In order to detect a causal relationship between the presence of a gene or gene variant and a change in the drought tolerance trait, we need to carry out functional studies, i.e. we need to produce lots of transgenic plants or lots of hybrids, and characterise them both physiologically and in terms of their molecular and biochemical changes.
Genes or gene variants that confer improved drought tolerance could then be inserted into crop plants using either marker-assisted selection or genetic engineering methods. However, drought tolerance is, as I said, a complex phenomenon. It is even doubtful whether modifying a single gene will be enough in this instance. We will probably have to carry out multiple modifications and take a close look at how the genes are regulated and when we should activate them in the plant and when we should silence them.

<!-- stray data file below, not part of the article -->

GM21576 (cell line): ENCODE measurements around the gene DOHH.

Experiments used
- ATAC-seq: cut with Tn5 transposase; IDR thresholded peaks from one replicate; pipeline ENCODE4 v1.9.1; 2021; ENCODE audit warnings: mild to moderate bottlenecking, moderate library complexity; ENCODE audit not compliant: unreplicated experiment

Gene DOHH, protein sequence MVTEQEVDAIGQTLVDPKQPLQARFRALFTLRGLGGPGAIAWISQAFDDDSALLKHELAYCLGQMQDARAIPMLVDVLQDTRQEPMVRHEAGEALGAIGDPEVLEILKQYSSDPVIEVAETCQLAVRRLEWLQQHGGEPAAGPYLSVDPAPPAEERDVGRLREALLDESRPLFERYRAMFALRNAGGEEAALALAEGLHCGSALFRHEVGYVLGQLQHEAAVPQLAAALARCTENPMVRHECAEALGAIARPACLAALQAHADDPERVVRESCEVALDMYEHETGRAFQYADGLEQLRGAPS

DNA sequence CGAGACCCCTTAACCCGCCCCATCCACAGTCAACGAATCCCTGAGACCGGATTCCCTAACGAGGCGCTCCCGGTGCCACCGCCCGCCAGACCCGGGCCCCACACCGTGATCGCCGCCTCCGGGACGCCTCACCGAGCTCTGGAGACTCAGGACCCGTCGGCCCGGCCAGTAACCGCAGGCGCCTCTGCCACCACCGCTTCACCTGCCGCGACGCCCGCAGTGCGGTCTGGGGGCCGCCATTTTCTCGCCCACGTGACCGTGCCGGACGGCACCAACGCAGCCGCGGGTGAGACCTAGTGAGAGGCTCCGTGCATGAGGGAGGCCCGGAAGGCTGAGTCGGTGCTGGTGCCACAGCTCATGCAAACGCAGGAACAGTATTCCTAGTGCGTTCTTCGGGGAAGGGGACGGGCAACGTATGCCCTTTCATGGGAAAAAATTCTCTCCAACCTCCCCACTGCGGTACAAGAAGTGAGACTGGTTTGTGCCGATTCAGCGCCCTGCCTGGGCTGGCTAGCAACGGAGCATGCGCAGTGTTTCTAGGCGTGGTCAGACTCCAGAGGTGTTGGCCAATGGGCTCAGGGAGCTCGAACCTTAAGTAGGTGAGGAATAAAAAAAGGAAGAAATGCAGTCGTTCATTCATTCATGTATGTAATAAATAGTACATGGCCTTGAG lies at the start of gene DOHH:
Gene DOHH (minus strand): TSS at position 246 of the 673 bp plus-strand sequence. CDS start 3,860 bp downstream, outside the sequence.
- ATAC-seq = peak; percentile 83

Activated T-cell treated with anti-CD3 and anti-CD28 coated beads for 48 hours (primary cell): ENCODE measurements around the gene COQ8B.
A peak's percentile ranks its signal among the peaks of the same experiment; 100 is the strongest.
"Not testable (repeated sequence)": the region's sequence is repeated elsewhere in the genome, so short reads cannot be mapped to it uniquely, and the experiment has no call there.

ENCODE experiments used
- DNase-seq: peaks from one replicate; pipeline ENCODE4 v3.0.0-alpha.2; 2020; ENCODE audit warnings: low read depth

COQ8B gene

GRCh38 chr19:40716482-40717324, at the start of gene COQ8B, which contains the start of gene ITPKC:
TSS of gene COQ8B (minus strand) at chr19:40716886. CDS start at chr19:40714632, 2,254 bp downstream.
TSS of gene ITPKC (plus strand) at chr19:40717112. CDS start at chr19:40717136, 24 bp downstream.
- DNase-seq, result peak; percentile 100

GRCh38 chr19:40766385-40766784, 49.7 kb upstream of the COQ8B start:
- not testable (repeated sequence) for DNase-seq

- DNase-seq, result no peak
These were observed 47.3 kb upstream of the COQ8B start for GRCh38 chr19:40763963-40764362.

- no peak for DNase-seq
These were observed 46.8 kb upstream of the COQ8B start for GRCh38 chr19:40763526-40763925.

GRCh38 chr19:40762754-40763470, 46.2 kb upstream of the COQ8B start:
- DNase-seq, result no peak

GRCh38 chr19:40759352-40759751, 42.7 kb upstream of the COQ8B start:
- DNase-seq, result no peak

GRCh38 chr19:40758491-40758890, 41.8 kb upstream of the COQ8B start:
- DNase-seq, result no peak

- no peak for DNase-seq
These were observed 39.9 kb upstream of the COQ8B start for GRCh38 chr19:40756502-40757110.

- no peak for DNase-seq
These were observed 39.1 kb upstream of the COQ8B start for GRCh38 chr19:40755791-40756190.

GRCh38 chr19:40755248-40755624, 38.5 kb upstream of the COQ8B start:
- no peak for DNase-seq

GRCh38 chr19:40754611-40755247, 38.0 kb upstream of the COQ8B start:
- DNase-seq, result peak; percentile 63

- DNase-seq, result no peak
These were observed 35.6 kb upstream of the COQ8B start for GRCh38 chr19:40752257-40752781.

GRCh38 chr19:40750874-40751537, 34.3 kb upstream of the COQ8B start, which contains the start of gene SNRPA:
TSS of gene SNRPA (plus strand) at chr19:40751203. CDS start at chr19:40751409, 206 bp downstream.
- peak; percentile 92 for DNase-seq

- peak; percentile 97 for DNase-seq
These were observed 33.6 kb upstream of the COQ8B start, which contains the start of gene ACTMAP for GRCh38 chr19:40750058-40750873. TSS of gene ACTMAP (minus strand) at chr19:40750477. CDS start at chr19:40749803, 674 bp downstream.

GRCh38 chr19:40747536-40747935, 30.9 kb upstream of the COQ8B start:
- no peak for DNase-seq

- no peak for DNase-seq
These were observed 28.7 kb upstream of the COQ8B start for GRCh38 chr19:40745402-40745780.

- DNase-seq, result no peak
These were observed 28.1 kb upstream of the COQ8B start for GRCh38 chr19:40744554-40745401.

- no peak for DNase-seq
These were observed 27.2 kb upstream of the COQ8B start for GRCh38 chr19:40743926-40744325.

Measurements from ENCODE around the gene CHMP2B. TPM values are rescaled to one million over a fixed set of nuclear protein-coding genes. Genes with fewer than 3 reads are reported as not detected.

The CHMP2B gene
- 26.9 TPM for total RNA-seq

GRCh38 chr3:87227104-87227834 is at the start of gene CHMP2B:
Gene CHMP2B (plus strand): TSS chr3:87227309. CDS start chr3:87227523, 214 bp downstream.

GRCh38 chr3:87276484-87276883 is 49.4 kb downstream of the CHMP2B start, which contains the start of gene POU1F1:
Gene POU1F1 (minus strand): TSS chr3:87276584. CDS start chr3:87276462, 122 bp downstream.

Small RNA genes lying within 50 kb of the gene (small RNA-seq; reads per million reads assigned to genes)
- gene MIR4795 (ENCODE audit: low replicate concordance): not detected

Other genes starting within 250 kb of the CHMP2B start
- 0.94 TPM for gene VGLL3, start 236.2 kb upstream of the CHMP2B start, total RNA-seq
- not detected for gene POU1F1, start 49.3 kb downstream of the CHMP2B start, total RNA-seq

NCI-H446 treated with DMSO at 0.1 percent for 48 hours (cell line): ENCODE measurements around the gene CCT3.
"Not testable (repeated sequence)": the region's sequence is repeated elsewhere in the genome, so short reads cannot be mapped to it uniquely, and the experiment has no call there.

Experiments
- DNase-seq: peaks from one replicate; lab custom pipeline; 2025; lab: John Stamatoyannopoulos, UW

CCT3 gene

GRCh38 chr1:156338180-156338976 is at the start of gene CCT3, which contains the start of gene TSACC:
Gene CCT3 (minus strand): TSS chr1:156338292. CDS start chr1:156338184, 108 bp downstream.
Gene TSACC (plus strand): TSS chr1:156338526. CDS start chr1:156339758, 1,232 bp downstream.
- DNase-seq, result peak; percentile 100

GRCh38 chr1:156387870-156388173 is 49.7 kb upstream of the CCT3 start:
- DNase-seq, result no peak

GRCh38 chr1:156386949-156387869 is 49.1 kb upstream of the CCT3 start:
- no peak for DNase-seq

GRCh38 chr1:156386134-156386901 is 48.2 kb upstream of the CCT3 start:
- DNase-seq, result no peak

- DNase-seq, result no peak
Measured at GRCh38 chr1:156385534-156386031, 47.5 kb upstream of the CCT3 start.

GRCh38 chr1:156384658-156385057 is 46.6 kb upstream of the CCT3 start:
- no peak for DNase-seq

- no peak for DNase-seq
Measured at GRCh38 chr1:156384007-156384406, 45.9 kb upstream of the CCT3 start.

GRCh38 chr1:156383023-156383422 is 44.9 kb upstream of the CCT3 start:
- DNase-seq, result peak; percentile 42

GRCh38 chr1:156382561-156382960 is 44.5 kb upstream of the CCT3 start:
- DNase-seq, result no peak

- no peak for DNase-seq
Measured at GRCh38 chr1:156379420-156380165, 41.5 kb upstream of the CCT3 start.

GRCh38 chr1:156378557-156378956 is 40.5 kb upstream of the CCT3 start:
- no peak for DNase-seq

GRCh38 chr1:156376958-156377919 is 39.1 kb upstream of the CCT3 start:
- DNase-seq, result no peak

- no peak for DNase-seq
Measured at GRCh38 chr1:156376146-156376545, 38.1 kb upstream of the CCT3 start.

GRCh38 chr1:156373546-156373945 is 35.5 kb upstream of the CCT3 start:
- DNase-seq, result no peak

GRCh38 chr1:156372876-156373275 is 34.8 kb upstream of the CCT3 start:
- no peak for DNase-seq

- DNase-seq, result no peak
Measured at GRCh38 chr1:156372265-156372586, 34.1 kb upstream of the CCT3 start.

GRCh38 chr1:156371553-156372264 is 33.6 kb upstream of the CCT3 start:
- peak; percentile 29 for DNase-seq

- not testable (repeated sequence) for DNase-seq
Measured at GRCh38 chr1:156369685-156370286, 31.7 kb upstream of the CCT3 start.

GMO Safety: Will plants with the new traits you mention pose new biosafety problems? And can classically bred plants cause biosafety problems too?
Bernd Müller-Röber: Breeding plants with different traits is a very old phenomenon. It is because of it that we have such diversity in our crop plants today. Breeding drought-tolerant plants is not a new area of work either. Triticale is a well-known example, where two complete genomes were practically fused to produce plants that are more drought-tolerant than the parent plants. This plant is being grown in increasing numbers around the world without anyone asking how safe it is. The fact that people are now using molecular techniques to discover gene variants with traits relevant for crop plants, and are using these gene variants in plant breeding does not, in my view, pose any fundamentally new problems for biosafety research.
If genetic engineering methods are used in this domain, we have the same questions as before: Where does the gene come from? Does it come from the plant or from another organism? What do we know about the protein coded by this gene? Is it a protein that is well documented or one that we know nothing about?